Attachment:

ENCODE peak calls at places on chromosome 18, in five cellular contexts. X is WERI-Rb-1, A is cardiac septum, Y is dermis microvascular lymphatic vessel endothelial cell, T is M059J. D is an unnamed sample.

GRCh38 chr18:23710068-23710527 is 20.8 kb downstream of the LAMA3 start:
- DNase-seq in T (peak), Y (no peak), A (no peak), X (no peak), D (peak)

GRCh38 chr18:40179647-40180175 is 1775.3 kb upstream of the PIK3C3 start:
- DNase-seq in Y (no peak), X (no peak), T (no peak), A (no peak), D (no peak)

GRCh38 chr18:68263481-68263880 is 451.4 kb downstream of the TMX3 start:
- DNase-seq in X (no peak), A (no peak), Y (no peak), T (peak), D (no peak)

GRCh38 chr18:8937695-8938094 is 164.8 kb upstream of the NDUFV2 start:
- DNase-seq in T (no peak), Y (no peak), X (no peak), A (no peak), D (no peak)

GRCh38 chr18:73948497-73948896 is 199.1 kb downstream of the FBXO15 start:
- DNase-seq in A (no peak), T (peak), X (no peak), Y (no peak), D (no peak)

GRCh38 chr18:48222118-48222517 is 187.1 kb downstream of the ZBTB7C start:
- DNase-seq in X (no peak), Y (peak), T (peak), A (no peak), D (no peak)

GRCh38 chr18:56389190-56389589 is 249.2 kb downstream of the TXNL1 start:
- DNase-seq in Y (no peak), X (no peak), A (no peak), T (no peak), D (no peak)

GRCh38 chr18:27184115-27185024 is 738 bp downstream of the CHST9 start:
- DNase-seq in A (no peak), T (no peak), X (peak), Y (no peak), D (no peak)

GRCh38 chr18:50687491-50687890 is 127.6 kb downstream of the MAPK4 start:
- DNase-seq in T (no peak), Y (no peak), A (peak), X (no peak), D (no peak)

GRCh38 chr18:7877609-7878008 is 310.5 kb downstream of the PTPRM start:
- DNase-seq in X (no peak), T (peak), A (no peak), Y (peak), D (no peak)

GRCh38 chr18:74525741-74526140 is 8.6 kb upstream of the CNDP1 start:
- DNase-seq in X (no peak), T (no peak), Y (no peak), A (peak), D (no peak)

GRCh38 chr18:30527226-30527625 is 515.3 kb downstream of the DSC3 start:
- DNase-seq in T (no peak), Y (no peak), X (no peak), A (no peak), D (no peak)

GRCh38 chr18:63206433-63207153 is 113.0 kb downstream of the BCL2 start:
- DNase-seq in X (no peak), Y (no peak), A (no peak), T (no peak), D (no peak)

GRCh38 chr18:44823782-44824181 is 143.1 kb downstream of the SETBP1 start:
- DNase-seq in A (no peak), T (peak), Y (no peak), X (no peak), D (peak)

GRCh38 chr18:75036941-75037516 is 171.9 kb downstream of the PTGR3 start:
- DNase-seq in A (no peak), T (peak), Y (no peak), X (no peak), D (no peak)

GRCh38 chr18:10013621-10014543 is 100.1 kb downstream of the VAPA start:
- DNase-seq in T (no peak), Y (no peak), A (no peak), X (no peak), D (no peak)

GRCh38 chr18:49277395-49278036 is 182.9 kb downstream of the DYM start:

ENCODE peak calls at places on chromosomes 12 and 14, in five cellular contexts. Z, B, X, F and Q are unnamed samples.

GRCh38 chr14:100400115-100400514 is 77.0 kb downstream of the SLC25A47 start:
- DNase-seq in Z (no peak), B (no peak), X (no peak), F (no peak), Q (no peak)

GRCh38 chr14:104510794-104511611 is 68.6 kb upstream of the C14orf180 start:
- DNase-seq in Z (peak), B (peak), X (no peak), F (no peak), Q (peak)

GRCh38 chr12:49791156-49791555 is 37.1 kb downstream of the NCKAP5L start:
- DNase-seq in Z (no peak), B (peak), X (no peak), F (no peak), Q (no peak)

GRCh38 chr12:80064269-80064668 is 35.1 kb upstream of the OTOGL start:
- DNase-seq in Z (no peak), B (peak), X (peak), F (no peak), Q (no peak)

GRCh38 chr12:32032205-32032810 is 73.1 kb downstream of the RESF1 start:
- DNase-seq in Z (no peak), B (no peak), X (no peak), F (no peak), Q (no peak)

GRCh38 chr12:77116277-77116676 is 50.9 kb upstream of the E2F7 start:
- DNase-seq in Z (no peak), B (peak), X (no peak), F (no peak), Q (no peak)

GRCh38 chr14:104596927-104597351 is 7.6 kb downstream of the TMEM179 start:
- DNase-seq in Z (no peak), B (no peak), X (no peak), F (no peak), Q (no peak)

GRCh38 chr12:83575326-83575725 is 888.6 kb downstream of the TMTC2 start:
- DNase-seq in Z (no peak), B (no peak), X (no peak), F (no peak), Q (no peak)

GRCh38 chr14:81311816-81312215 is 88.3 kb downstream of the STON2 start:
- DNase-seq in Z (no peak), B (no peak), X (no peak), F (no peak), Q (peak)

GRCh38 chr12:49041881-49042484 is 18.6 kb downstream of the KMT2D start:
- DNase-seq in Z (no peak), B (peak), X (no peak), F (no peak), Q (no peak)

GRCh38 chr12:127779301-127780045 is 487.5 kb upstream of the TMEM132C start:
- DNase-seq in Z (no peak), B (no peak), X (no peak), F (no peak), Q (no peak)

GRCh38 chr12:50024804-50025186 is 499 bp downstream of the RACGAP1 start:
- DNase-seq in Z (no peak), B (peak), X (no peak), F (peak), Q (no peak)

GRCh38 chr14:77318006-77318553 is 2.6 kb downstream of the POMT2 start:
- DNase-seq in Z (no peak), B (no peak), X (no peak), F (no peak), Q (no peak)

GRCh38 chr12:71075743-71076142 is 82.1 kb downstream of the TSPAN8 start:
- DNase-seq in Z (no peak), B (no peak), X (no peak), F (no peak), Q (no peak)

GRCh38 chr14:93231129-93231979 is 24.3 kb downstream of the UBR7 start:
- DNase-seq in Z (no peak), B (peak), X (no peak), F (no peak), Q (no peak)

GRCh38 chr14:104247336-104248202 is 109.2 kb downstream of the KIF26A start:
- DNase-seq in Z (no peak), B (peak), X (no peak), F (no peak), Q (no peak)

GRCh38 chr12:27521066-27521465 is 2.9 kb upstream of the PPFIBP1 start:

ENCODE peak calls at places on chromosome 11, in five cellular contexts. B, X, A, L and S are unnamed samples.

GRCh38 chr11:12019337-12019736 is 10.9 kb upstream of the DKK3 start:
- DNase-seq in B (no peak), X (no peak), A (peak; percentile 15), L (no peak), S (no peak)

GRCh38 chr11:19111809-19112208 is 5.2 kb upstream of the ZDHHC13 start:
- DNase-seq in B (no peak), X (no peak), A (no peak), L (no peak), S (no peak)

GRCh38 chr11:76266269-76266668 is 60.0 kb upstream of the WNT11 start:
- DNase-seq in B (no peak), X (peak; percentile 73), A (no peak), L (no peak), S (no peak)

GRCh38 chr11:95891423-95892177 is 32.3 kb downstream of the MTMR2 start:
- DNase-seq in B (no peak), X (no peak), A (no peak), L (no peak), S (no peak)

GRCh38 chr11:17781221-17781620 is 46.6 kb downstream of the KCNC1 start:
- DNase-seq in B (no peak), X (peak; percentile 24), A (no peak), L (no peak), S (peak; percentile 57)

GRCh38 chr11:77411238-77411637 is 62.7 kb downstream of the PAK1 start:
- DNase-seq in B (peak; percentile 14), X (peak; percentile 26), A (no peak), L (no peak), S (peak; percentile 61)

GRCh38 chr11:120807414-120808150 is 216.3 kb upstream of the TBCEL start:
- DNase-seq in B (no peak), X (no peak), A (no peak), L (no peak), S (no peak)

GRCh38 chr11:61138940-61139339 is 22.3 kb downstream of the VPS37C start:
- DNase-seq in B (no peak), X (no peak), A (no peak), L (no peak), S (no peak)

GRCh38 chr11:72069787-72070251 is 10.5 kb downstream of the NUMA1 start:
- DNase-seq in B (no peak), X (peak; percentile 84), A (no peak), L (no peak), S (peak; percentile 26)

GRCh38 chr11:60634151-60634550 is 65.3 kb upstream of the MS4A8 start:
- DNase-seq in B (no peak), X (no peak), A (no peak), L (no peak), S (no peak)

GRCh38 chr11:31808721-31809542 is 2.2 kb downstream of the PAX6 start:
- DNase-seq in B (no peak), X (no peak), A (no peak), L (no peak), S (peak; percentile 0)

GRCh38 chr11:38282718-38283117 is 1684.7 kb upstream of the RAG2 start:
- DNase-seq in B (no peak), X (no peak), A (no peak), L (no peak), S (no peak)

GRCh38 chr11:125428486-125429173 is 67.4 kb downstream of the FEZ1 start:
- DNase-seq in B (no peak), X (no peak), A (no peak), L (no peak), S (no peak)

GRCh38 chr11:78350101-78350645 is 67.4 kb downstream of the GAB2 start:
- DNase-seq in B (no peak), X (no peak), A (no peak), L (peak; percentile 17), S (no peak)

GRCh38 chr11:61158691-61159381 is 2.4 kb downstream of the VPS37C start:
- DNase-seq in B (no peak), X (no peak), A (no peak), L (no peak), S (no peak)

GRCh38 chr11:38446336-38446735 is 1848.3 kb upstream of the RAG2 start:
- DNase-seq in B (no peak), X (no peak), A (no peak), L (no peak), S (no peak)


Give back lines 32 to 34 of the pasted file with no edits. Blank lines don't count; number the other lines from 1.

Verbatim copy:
GRCh38 chr18:10013621-10014543 is 100.1 kb downstream of the VAPA start:
- DNase-seq in T (no peak), Y (no peak), A (no peak), X (no peak), D (no peak)

GRCh38 chr18:49277395-49278036 is 182.9 kb downstream of the DYM start: